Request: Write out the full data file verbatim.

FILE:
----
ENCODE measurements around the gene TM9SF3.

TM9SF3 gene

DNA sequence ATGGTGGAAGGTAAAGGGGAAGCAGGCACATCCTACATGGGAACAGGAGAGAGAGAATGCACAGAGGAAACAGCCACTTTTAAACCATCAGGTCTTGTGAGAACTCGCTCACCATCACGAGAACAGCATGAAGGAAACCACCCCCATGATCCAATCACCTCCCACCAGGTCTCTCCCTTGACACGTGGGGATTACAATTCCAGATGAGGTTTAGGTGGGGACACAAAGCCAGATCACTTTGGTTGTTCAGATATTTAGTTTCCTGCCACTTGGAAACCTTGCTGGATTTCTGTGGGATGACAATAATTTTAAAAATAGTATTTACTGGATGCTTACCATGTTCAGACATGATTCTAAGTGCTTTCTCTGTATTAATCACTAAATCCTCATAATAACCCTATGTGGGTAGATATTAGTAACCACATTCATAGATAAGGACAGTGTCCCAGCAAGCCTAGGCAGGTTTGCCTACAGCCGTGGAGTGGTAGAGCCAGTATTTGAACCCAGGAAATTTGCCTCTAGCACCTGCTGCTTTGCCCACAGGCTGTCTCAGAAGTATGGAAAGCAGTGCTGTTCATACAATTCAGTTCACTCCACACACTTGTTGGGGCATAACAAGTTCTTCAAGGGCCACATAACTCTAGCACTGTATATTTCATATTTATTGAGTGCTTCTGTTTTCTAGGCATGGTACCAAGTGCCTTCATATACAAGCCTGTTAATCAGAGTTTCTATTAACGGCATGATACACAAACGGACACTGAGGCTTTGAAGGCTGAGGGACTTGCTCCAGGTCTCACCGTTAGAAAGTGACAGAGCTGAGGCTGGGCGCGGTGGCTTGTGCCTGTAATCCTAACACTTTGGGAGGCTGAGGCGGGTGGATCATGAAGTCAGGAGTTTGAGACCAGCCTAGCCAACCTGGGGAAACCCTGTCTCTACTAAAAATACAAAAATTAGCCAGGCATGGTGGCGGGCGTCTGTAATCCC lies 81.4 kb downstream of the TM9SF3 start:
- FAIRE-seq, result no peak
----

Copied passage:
ENCODE measurements around the gene TM9SF3.

TM9SF3 gene

DNA sequence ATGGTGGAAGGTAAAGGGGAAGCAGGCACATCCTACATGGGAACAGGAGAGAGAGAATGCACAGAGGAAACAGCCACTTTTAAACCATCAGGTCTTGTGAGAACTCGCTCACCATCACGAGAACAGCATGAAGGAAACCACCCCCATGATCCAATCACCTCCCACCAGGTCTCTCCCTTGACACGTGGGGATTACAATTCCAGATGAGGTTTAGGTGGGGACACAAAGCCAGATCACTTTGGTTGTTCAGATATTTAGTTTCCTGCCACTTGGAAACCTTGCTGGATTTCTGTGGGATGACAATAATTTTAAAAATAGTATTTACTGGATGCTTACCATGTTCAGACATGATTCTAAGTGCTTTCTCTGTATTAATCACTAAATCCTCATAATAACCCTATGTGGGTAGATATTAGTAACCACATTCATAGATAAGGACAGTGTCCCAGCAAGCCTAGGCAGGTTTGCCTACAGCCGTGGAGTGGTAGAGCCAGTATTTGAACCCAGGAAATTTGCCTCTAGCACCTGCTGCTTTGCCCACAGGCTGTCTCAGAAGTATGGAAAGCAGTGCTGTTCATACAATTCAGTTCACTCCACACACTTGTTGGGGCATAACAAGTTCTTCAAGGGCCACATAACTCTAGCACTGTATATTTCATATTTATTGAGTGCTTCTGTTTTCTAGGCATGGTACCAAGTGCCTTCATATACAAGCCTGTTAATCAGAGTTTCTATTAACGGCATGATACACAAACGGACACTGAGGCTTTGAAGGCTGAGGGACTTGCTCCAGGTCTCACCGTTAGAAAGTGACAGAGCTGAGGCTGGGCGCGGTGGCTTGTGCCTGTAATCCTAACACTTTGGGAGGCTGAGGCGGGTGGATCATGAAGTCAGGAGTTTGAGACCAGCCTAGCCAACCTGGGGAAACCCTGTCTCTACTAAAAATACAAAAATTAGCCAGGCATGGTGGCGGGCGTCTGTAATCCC lies 81.4 kb downstream of the TM9SF3 start:
- FAIRE-seq, result no peak